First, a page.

Meanwhile in Yemen…

I usually like to have an intriguing graphic at the head of my posts, but the appropriate graphic for this one is striking enough that I thought it better to present it here, well into the body of the post. It comes from MEMRI TV:

It depicts that crucifixion in Yemen. And I’d say it represents a man who has been hung on a cross to die in the excruciating heat, rather than someone crucified in the Roman manner. Either way, the death would be a horrible one — and such things happen.

It appears there was indeed a crucifixion — indeed, there may have been three — in Yemen.

Nota Bene:

But note well: this is not the Muslim Brotherhood, this is not Egypt, this is not anything happening directly in front of Morsi’s Presidential Palace. This is Yemen, and this is allegedly the work of Ansar al-Shariah.

Gregory Johnsen described the relationship between Al Qaeda in the Arabian Peninsula (AQAP) and Ansar al-Shariah a few months ago in this Frontline piece:

We know that Nasir al-Wuhayshi heads both AQAP and Ansar al-Sharia. We know that the different emirs for Ansar al-Sharia accept the bay‘a or oath of allegiance on behalf of Wuhayshi. And we know that members claimed by Ansar al-Sharia are also claimed by AQAP. … What we don’t know is whether everyone who self-identifies as Ansar al-Sharia would also identify as a member of AQAP.

Okay, the exact, appropriate use of the term Al-Qaeda and the relations of AQAP and Ansar are topic of discussion among scholars. But whether you think, Brotherhood, Al-Qaeda, they’re all the same, or Brotherhood, Al-Qaeda, so very different, likely depends on how much you know about the respective organizations and their history.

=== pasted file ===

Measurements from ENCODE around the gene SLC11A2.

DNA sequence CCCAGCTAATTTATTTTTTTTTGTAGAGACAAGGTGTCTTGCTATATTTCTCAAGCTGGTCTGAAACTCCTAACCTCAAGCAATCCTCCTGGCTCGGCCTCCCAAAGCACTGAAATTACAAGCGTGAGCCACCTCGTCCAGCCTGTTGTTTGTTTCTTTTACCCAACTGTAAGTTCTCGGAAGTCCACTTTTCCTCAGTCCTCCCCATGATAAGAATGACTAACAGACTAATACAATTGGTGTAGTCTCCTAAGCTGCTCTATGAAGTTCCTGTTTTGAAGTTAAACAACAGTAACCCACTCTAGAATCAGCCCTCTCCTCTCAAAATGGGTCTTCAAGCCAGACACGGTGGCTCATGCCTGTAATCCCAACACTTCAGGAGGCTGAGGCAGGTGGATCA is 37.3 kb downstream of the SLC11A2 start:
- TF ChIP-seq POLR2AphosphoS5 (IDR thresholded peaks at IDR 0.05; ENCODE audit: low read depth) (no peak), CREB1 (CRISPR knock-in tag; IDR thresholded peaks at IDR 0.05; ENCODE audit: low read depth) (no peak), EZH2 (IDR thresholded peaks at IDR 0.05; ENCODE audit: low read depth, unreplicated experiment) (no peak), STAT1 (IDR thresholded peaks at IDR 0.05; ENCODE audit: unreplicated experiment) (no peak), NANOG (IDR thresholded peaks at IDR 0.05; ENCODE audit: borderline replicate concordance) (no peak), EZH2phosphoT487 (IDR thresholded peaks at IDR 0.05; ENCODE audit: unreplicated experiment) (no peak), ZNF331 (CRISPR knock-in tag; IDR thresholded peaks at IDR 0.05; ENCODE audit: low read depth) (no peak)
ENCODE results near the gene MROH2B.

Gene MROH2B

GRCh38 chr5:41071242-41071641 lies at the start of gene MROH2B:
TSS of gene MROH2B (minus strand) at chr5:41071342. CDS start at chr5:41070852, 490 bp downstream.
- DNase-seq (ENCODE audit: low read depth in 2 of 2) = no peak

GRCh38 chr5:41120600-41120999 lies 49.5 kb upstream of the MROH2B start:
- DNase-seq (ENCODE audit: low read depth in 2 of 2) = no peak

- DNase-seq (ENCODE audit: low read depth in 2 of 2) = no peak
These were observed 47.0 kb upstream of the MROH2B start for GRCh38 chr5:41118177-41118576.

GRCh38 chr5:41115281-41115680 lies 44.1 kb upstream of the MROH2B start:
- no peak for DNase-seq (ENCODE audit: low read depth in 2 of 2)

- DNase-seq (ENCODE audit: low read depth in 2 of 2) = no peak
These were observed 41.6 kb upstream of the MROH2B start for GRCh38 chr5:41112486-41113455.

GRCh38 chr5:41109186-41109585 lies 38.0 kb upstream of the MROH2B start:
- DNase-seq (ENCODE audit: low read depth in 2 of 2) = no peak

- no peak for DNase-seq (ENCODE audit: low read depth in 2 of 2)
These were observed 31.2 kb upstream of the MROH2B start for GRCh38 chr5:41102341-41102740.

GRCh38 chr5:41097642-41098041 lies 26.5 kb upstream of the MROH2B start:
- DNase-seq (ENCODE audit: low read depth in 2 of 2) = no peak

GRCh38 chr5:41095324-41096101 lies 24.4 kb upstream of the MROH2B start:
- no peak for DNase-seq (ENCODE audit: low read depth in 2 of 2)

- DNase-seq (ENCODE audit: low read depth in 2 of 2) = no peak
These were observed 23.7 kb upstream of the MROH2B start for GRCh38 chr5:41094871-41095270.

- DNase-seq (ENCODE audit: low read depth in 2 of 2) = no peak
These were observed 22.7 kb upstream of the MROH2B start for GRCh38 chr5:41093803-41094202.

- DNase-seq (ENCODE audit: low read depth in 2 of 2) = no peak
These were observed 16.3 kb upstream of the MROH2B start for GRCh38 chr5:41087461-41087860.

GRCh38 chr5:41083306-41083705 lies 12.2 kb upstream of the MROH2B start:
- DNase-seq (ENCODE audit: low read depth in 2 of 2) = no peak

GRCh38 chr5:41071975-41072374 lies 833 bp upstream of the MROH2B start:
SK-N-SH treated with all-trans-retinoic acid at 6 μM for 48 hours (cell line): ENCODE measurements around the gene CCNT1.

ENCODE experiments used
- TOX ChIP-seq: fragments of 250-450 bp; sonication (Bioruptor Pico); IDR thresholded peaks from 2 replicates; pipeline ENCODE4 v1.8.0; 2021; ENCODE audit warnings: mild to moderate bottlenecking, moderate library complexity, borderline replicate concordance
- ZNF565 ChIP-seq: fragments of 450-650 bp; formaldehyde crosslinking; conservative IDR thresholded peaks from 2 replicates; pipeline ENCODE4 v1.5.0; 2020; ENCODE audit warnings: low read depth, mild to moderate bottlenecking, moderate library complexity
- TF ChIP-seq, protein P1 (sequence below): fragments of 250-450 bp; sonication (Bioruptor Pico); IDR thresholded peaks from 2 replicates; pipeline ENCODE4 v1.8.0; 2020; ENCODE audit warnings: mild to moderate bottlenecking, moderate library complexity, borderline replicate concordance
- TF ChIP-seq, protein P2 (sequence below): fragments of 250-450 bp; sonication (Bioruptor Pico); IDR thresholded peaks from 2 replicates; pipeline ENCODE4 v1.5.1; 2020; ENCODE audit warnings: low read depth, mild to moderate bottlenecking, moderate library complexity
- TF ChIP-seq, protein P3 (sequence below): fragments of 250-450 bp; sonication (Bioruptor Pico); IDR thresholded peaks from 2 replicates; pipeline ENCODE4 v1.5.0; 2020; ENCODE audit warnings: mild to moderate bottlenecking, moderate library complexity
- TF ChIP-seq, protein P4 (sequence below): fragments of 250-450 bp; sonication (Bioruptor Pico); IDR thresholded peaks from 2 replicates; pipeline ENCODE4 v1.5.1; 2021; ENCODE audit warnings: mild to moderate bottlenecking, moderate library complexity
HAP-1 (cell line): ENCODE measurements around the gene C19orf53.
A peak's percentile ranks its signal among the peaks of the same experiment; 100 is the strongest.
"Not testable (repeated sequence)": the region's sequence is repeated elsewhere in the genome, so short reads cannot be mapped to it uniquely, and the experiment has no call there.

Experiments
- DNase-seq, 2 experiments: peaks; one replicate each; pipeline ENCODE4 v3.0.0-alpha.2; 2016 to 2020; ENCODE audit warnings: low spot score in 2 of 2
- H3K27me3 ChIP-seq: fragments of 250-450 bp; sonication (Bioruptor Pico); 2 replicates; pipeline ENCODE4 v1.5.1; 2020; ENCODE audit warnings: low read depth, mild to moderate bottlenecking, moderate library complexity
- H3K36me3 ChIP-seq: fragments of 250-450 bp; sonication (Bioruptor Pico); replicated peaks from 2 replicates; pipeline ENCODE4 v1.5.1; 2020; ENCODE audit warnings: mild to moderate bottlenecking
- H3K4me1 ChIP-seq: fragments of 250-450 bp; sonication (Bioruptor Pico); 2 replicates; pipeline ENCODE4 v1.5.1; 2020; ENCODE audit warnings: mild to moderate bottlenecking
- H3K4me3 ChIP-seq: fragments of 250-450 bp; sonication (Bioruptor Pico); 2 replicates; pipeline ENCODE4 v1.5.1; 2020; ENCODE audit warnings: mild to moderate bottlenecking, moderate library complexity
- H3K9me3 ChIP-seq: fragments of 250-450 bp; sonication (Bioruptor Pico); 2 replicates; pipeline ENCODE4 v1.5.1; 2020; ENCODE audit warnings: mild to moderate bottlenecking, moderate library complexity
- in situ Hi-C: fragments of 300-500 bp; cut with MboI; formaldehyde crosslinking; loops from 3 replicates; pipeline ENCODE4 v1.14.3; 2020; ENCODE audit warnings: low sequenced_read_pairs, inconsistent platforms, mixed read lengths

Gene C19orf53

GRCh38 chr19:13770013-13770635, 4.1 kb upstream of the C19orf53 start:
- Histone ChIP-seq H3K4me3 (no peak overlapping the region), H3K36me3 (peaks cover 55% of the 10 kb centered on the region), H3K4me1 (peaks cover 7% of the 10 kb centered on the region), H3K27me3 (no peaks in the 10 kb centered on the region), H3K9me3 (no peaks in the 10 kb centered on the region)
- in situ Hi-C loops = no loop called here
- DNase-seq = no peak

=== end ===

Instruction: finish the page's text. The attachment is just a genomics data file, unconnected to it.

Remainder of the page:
Here’s a fairly nuanced assessment from CFR:

Since 9/11, prominent members of the Brotherhood have renounced violence publicly and tried to distance themselves from al-Qaeda’s violent practices. The Brotherhood’s foray into electoral politics has also widened the schism between them and groups like al-Qaeda. Zawahiri had been openly critical of the Brotherhood’s participation in the 2005 parliamentary elections.

But like other mass social movements, Egypt’s Muslim Brotherhood is hardly a monolith; it comprises hardliners, reformers, and centrists, notes terrorism expert Lydia Khalil. And some hardline leaders have voiced support for al-Qaeda or use of violent jihad…

By way of religious context:

The Qur’an endorses crucifixion as a penalty at 5.33-4:T

Those who wage war against God and His Messenger and strive to spread corruption in the land should be punished by death, crucifixion, the amputation of an alternate hand and foot or banishment from the land: a disgrace for them in this world, and then a terrible punishment in the Hereafter, unless they repent before you overpower them: in that case bear in mind that God is forgiving and merciful.

Similarly, the Torah in Deuteronomy 21.18-21 endorses death by stoning for disobedient sons:

If a man have a stubborn and rebellious son, which will not obey the voice of his father, or the voice of his mother, and that, when they have chastened him, will not hearken unto them: Then shall his father and his mother lay hold on him, and bring him out unto the elders of his city, and unto the gate of his place; And they shall say unto the elders of his city, This our son is stubborn and rebellious, he will not obey our voice; he is a glutton, and a drunkard. And all the men of his city shall stone him with stones, that he die: so shalt thou put evil away from among you; and all Israel shall hear, and fear.

Jesus in the Gospel of John 8.7 comments on the punishment by stoning of an adulteress with a clever rabbinic shift of emphasis — not denying earlier scripture (Deuteronomy 17.7) which called for the first stone to be cast by a witness, but rendering the punishment itself effectively impossible to carry out:

He that is without sin among you, let him first cast a stone at her.


From stoning, crucifixion and beheading, we the human race have by and large progressed in our use of capital punishment to such more recent devices as the guillotine, gas chamber, electric chair, and lethal injection.

Someone named Starling Carlton was executed in South Carolina in 1859 for aiding a runaway slave.

According to the Innocence Project:

Seventeen people have been proven innocent and exonerated by DNA testing in the United States after serving time on death row.

And so the wheel turns.